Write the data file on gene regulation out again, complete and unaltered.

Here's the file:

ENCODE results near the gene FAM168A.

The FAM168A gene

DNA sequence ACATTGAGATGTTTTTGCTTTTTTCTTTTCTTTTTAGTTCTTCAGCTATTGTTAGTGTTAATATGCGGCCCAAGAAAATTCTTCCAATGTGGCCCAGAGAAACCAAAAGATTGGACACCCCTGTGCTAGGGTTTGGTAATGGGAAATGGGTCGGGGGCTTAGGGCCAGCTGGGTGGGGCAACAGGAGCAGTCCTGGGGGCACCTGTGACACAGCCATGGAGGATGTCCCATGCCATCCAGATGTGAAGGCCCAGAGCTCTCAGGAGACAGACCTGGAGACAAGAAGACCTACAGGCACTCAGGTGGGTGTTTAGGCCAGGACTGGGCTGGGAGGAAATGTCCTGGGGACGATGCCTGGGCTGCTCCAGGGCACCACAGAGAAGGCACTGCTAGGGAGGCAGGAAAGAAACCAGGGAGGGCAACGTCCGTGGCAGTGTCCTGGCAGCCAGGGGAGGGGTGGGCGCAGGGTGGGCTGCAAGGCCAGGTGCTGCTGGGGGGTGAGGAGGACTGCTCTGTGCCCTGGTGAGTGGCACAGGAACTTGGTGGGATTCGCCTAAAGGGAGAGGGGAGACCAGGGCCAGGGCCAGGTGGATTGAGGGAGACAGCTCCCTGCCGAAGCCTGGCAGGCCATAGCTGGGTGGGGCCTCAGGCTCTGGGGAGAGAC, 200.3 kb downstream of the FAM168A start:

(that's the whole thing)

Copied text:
ENCODE results near the gene FAM168A.

The FAM168A gene

DNA sequence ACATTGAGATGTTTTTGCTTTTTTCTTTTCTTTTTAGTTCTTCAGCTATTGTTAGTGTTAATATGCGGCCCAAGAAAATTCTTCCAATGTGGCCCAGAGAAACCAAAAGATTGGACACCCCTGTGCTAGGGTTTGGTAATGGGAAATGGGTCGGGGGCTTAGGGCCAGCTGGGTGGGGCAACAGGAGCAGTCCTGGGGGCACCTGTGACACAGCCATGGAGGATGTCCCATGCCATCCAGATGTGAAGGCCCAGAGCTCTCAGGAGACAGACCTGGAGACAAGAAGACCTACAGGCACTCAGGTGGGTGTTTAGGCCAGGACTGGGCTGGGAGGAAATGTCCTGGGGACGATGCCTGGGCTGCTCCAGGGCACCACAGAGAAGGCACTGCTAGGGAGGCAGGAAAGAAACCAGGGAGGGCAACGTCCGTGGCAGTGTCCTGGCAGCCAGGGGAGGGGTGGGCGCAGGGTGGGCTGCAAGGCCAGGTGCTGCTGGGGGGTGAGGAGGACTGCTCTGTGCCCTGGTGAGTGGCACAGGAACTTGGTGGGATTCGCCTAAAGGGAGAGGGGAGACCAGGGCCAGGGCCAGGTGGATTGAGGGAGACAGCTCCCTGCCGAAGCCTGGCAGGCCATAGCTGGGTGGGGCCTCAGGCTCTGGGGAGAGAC, 200.3 kb downstream of the FAM168A start: